Netflix Does Comedy Right With 'Wet Hot American Summer' and 'BoJack Horseman'


Netflix is doubling down on the laughs this month — but will the gamble pay off?

The subscription-based streaming service is premiering two new shows this month: the new season of the animated series BoJack Horseman, plus the limited series run of Wet Hot American Summer: First Day of Camp. It's double the laughs for a network that doesn't air many comedies, preferring drama and dramedies. They're also proof that, finally, Netflix is getting a handle on what its comedy should look like: niche, star-filled and hilarious.

Wet Hot American Summer: First Day of Camp certainly checks off all those boxes. The prequel to the 2001 movie starring Amy Poehler, Paul Rudd and more, First Day of Camp is the definition of a niche series. The movie was critically dismissed upon first release, only growing a cult following after the fact. Netflix is counting on that niche audience to not just watch the show, but also to recommend it to the desired audience: new subscribers.


BoJack Horseman also suffered much critical dismissal during its first season. The mixed reviews were deserved, considering what critics had available to them — most had access only to the show's first few episodes, while the back half of the season was remarkably stronger. Still, like Wet Hot American Summer before it, the show's greatest appeal lies with a specific audience versus the broader pool of Netflix subscribers. It's the lowest-rated original Netflix series among general users, after all.

What's so great about Netflix is that it doesn't shy away from producing these series. A network might look at them and not see enough mass appeal to take the chance. Instead, Netflix embraces these niche products, targeting them to their specific audiences and inviting those viewers to subscribe.

But there's something these series get that Netflix hasn't always understood: Star power is key. More than that, having those stars together is vital.


In 2013, when the eagerly anticipated fourth season of Arrested Development dropped on Netflix years after the show's initial run ended, fans tore through to see their favorite characters together. For the most part, they were disappointed. The entire cast only shot one full scene together; though that scene was used in many episodes, it didn't help much.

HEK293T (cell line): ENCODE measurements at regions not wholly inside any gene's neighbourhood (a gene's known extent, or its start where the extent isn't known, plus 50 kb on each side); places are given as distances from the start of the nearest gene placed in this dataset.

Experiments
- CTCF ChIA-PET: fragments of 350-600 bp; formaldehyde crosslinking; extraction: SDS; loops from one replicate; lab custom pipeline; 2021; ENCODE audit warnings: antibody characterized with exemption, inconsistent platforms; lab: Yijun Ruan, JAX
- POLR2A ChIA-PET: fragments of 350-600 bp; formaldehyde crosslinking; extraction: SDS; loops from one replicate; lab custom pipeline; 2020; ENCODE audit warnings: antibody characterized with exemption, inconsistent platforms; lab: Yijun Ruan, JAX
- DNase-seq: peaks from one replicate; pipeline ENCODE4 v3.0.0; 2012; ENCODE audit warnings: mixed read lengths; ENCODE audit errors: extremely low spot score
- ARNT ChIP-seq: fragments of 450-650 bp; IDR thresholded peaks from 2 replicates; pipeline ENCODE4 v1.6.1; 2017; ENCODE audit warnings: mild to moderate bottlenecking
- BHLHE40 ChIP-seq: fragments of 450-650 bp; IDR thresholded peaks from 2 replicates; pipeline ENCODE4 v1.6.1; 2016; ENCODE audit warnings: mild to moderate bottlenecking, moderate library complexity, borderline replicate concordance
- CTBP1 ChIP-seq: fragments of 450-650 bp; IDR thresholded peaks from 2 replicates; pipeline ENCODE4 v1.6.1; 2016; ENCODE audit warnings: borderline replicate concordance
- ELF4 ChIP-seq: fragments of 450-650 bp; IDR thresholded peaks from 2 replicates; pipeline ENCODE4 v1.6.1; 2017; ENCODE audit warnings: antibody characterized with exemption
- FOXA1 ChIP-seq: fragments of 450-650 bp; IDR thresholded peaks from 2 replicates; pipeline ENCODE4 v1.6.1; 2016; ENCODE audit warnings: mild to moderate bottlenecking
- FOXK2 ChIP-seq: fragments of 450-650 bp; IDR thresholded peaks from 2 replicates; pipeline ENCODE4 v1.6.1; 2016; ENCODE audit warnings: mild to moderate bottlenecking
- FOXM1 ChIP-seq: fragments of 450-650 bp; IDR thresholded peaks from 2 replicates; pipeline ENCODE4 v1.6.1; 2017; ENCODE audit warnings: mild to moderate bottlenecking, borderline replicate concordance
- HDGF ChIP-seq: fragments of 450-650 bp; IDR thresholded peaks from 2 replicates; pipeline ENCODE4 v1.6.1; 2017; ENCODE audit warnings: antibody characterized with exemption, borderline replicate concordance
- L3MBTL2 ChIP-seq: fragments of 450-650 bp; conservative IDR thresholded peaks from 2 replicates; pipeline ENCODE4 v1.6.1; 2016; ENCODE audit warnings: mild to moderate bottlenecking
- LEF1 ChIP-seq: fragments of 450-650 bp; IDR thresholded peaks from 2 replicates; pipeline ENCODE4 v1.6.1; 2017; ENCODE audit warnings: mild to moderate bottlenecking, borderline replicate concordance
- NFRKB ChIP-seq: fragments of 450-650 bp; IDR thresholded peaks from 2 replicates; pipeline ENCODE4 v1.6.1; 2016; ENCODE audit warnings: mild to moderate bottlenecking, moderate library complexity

The actors' busy schedules were apparently to blame. Some scenes, including a climactic one between Lucilles Bluth (Jessica Walter) and Austero (Liza Minelli), were green-screened together after the fact. Critical reaction melted from thrill to "meh," especially compared to the original seasons.

Compare that to First Day of Camp, which reportedly went out of its way to make sure Bradley Cooper, now a three-time Oscar winner, could appear in all scenes with his co-stars. Considering one of the most iconic moments from the movie is his character's sex scene with actor Michael Ian Black, this is a great move on their part.

Even for the animated BoJack Horseman, star power stands tall. Here's just some of the cast: Will Arnett, Amy Sedaris, Alison Brie, Aaron Paul, Patton Oswalt, Kristen Schaal, Stanley Tucci, Lisa Kudrow, J.K. Simmons, Margo Martindale, Ken Jeong and Anjelica Huston. That's an incredible group, built for both comedy nerds and general TV and film fans. For a show like BoJack that has to continue growing its audience, such a high pedigree can only help.

For Netflix comedy, star power is key. More than that, having those stars together is the key.

There's more to comedy than stars and characters interacting, of course. Even a great writing team and pedigree can fail you, as they did Netflix's Grace and Frankie. But combined with the first season of Unbreakable Kimmy Schmidt, an undeniable highlight among the streaming service's original offerings, it does feel like Netflix is finally hitting its comedy stride. It finally has shows that can stand tall next to dramatic hits (House of Cards) and critically beloved dramedies (Orange Is the New Black).

It remains to be seen if Netflix can keep this streak alive, however. The network's next comedies aren't expected until 2016, when a new Will Arnett vehicle and a Judd Apatow project will debut, along with a second season of Kimmy. We're more confident in these new shows than ever before, though. Now, Netflix is ready to make us laugh.

Correction: July 17, 2015